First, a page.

Erik Thomas, '17, stands in his morning cocktails attire getting ready for tailgates on Saturday, Oct. 11, 2014. Morning cocktails are a home football game tradition at Lehigh. (Gracie Chavers/B&W Staff)

Morning cocktails: a peek into Lehigh’s gameday tradition


If you’ve ever walked around Lehigh’s campus on a Saturday morning before a football game, you probably have encountered students wearing tutus, bunny ears, construction hats, mustard and ketchup costumes and many other out-of-the-ordinary outfits. Lehigh is unique in that, in recent years, students have created their very own spin on “morning cocktails,” better known as “mocos.”

“I like the tradition of mocos and dressing up crazy,” Stephi Kornfeld, ’15, said. “(It) is unique to Lehigh, and I don’t know of any other schools that partake in this tradition.”

The general consensus is that the tradition has both good and bad effects on Lehigh’s social life.

“In one sense, it’s a fun way for students to get together, dress up in crazy costumes and enjoy the fall football season,” Holly Meister, ’15, said. “However, it definitely has negative consequences, namely related to alcohol.”

Mocos, a wild, fun activity for students to dress up and start drinking early on Saturday morning, does not hold the same perspective for faculty and staff. Director of Gender Violence Education and Support Brooke DeSipio said mocos is “disrespectful and hurtful to athletes. People train so hard and do their best to bring school pride and spirit, and now the point is to get drunk.

“This affects drinking in a negative light,” she said. “In a healthy drinking atmosphere, you wear Lehigh gear, have a drink or two, eat a hot dog, and you go to the game.”

DeSipio discussed how the point is not to get as drunk as possible, but rather to come together as a community to support fellow athletes and the university as a whole.

Chief Ed Shupp of the Lehigh Police Department said that tailgates are “pretty lame; not many people (are) there nowadays. (They used to attract) hundreds of people, maybe even thousands but now we are lucky if we get 200.”

Similarly, Allison Ragon, Assistant Dean and Director of the First-Year Experience said, “it saddens me that there is no connection between mocos and the football game.” She emphasized how there is no support for the team, which sets a weird tone.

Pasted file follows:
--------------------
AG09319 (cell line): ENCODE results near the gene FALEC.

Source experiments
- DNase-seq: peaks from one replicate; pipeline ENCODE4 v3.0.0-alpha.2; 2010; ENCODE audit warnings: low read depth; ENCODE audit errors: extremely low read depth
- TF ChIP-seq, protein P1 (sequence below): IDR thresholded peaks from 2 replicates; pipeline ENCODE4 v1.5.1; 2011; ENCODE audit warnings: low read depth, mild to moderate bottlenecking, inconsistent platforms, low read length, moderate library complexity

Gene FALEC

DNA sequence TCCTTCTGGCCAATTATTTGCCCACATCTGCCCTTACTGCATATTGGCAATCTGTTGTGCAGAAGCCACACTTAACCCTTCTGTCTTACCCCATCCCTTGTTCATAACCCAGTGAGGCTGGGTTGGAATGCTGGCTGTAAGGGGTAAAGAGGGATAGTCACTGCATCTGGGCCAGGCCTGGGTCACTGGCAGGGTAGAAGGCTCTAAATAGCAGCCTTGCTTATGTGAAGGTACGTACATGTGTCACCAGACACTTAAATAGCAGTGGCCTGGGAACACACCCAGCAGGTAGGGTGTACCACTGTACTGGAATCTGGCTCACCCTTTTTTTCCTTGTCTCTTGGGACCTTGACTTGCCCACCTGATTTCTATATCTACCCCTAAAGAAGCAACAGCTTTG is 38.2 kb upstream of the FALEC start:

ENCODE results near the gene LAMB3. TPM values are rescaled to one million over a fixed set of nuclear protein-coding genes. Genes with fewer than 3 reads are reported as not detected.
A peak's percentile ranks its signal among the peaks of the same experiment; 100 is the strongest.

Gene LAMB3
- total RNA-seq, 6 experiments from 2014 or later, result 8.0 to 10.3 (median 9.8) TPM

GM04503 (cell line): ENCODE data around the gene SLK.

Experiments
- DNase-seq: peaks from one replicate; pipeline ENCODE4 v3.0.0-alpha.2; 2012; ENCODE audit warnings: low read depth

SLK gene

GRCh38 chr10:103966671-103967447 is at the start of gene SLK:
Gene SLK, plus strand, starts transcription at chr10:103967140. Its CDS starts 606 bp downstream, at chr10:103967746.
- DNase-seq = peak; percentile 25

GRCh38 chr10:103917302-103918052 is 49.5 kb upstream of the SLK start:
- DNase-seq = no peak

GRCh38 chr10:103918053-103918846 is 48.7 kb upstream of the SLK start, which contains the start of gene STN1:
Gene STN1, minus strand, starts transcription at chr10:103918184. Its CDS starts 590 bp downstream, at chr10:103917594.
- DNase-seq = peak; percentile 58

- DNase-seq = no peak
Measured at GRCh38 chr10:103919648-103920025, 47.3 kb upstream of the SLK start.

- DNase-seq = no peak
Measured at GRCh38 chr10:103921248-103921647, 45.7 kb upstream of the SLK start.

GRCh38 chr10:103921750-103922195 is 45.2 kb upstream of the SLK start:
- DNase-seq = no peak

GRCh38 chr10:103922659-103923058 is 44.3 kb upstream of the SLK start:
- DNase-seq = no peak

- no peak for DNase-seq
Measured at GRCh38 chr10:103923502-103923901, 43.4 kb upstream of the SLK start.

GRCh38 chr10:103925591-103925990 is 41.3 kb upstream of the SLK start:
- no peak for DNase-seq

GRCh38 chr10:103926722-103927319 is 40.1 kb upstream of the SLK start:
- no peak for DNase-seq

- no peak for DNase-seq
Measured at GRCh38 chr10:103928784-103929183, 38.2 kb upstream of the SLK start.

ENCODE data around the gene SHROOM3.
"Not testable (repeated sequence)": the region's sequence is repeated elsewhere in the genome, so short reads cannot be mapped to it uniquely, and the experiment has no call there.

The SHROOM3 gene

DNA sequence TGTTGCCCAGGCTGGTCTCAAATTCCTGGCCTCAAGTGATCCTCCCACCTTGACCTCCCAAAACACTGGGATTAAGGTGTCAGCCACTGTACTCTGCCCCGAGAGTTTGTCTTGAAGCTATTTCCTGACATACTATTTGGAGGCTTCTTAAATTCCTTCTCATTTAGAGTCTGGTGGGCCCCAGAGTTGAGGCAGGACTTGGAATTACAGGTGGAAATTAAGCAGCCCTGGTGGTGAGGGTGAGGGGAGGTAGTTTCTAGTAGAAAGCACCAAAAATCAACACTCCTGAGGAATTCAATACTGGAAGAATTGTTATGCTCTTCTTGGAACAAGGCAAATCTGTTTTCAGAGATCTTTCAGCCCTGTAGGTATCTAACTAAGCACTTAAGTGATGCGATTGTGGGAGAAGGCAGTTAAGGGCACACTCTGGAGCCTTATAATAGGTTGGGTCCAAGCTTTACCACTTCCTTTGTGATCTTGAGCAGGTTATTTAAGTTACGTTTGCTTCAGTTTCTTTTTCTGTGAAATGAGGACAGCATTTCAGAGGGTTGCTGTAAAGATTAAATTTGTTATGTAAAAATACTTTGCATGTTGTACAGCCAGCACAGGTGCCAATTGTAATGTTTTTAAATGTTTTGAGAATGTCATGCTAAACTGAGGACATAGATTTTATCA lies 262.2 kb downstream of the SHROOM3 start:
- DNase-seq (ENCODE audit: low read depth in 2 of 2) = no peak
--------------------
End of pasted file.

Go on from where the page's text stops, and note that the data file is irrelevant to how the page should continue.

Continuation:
According to Barbara Turanchik, director of club sports and alumni from the first class of graduating women, this “tradition” started around 2008. It was a way for sorority women to differentiate themselves from others, Turanchik said. At the time, it was not men who dressed up in Halloween-like costumes, but rather just the women. But the morning cocktails we know today were not the morning cocktails that used to be around. People engaged in morning cocktails but still went to the football game. Today, we often see that this is no longer the case.

Lee Ramsden, ’13, said morning cocktails changed the atmosphere revolving around Lehigh spirit over the course of his four years at Lehigh. During his first year, Ramsden said his peers would go to football games, but by his senior year, most people just went to tailgates — and maybe went to the games depending on how the team was doing.

“People mostly just want an excuse to drink,” Ramsden said. “I started going to mocos my freshman year and went with people on my hall.”

Brendan Sullivan, ’14, ’15G, mentions how, over his four years here at Lehigh, people stopped going to football games altogether because the university cracked down on tailgates.

In previous years, morning cocktails happened after the games. Fraternity brothers and their chapters’ alumni would come together and had huge cocktail parties. This was a social event, and regardless of what fans wore to the game, everyone dressed up in formal attire for the post-game function. This was a way for fraternity brothers to connect with their alumni, and create a stronger bond.

“It was much more adult-like, and this was all part of the Lehigh pride,” Turanchik said.

Shupp said mocos today is not an event that takes place on campus, but rather off campus, and is therefore under the Bethlehem Police Department’s jurisdiction.

The big crowds in off-campus areas create safety issues, and disorderly house citations are often given. The police department has voiced concerns that it is unsafe to have so many people inside these off-campus houses. Assistant Chief of the Lehigh police Stuart Bedics also commented on how the influx of people walking around off-campus taxes the city’s resources.

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